Why Latin America?
The Timber Group believes that within certain regions of Latin America, the high intrinsic growth rates, available land, advanced technology, and well-trained work force offer opportunities to achieve nominal returns on investment in excess of 14-18% p.a. We also believe that there are significant opportunities to enter ahead of the wave of new investment likely to arrive in Latin America over the coming decade - investment which should drive timberland appreciation, and create attractive exit opportunities for early investors.
Decades of investment in forest technology and genetics, along with naturally favorable soils and climates, have allowed Latin America to develop the worlds' most productive timberlands and most technologically advanced timber industry. Year-on-year yield improvements continue, with analysts projecting a 20% increase in average Brazilian eucalyptus productivity by 2020.
Indicative productivity of Eucalyptus spp. in various regions (m3 ha-1 yr-1). Sources: ABRAF, Cubbage 2007, Sedjo 1999, FAO 2001, TTG analysis.
Latin America and Africa are the only two regions in the world in which significant areas of land are available for the expansion of commercial timber plantations. This high land availability, along with the high productivity in many regions of Latin America, make land relatively inexpensive on a cost-per-unit-productivity basis.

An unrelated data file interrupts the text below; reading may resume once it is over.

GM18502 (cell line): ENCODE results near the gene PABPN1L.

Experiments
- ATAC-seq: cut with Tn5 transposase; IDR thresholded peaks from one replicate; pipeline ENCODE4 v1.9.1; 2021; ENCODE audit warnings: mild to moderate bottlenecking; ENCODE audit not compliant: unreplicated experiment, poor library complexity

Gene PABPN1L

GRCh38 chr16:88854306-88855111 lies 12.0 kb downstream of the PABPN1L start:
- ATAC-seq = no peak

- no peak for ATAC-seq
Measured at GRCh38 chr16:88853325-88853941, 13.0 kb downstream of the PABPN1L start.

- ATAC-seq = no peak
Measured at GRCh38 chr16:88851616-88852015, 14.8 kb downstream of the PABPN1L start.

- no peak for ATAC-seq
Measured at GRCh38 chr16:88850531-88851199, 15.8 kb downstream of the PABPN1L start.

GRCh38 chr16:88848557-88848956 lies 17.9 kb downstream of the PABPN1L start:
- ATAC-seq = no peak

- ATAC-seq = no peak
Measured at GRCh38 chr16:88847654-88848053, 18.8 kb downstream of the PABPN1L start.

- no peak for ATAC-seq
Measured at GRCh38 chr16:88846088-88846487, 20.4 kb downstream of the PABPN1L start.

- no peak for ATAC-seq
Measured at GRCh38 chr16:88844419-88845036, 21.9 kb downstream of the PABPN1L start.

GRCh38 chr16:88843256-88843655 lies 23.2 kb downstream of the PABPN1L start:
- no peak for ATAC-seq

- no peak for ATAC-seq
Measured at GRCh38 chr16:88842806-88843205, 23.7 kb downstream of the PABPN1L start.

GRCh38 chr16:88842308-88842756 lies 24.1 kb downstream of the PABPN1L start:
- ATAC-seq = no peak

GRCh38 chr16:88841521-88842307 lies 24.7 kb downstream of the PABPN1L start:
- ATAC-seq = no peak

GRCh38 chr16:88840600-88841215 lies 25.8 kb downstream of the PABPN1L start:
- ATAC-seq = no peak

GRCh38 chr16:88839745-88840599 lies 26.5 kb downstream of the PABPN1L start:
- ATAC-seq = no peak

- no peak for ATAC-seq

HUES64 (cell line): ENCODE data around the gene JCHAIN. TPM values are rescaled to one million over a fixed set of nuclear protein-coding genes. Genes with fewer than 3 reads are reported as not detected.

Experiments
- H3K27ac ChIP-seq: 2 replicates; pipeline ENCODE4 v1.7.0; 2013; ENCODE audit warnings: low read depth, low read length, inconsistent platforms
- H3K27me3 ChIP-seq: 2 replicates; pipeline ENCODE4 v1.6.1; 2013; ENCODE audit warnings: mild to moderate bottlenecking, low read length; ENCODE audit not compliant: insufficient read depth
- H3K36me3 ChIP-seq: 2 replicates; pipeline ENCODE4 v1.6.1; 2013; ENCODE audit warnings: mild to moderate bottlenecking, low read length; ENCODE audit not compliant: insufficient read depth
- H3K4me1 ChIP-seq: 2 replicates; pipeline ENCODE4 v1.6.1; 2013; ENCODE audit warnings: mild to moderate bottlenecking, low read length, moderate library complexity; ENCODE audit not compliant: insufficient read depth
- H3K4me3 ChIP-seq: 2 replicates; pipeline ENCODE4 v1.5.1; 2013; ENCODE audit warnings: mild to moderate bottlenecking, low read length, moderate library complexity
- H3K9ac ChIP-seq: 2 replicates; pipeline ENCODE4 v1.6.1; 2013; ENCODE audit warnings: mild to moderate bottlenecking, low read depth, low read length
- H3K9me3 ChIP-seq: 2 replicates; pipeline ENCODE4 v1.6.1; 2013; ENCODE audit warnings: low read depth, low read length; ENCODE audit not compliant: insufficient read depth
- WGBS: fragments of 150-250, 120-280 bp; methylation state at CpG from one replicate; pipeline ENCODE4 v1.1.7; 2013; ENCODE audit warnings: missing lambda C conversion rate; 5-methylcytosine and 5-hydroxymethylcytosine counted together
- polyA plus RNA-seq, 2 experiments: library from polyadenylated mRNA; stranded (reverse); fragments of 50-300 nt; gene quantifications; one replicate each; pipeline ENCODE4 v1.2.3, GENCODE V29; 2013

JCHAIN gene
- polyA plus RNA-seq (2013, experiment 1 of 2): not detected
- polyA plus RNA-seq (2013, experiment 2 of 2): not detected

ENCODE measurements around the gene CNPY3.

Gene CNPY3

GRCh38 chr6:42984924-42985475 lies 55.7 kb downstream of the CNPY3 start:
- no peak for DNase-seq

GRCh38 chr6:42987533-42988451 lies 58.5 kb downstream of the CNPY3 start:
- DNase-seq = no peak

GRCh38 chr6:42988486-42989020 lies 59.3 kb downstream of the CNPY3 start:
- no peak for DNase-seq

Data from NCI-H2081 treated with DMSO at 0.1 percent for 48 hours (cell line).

Global area available for agriculture
Low costs of production
Certain geographies in Latin America offer not only higher biological productivity and lower land costs, but also the world's most modern and efficient technology. For example, the last pulp mill to be built in the USA opened in 1989. The last pulp mill to be built in Brazil opened in 2009, while an additional 5 new mills and mill expansions have been announced or are underway. Together, these factors have established Latin America in general, and Brazil in particular, as the world's low-cost pulp producer.
Indicative pulp production costs in the principal pulp production regions. Note: Pulpwood costs in the north western US and Canada are depressed because of the large volume of salvage wood from beetle-killed forests.
Certain countries within Latin America have very strong domestic markets for forest products. For example, Brazil is the world's fourth-largest forest products producer. But, more than 75% of all Brazilian forest products are consumed domestically. Only pulp is principally an export commodity; the domestic demand for many forest product classes, such as engineered panels, exceeds supply, creating opportunities to face both domestic and export markets.